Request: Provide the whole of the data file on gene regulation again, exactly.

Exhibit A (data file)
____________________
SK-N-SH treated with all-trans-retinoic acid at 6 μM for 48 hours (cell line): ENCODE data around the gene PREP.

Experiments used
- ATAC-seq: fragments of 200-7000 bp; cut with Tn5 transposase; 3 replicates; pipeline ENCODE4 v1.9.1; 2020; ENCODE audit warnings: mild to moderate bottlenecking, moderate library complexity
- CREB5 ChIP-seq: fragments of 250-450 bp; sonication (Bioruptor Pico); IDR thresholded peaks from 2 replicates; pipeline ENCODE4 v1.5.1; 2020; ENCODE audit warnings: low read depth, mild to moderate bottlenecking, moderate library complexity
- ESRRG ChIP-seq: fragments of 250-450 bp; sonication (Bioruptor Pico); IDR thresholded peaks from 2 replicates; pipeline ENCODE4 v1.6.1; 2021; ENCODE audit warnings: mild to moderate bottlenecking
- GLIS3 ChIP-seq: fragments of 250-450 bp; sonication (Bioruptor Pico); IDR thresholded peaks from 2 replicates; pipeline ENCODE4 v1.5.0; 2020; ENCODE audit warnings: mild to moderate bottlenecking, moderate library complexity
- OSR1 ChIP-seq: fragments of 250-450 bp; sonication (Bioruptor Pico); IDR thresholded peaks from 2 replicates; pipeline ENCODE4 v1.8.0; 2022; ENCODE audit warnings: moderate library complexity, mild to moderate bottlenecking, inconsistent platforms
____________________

SK-N-SH treated with all-trans-retinoic acid at 6 μM for 48 hours (cell line): ENCODE data around the gene PREP.

Experiments used
- ATAC-seq: fragments of 200-7000 bp; cut with Tn5 transposase; 3 replicates; pipeline ENCODE4 v1.9.1; 2020; ENCODE audit warnings: mild to moderate bottlenecking, moderate library complexity
- CREB5 ChIP-seq: fragments of 250-450 bp; sonication (Bioruptor Pico); IDR thresholded peaks from 2 replicates; pipeline ENCODE4 v1.5.1; 2020; ENCODE audit warnings: low read depth, mild to moderate bottlenecking, moderate library complexity
- ESRRG ChIP-seq: fragments of 250-450 bp; sonication (Bioruptor Pico); IDR thresholded peaks from 2 replicates; pipeline ENCODE4 v1.6.1; 2021; ENCODE audit warnings: mild to moderate bottlenecking
- GLIS3 ChIP-seq: fragments of 250-450 bp; sonication (Bioruptor Pico); IDR thresholded peaks from 2 replicates; pipeline ENCODE4 v1.5.0; 2020; ENCODE audit warnings: mild to moderate bottlenecking, moderate library complexity
- OSR1 ChIP-seq: fragments of 250-450 bp; sonication (Bioruptor Pico); IDR thresholded peaks from 2 replicates; pipeline ENCODE4 v1.8.0; 2022; ENCODE audit warnings: moderate library complexity, mild to moderate bottlenecking, inconsistent platforms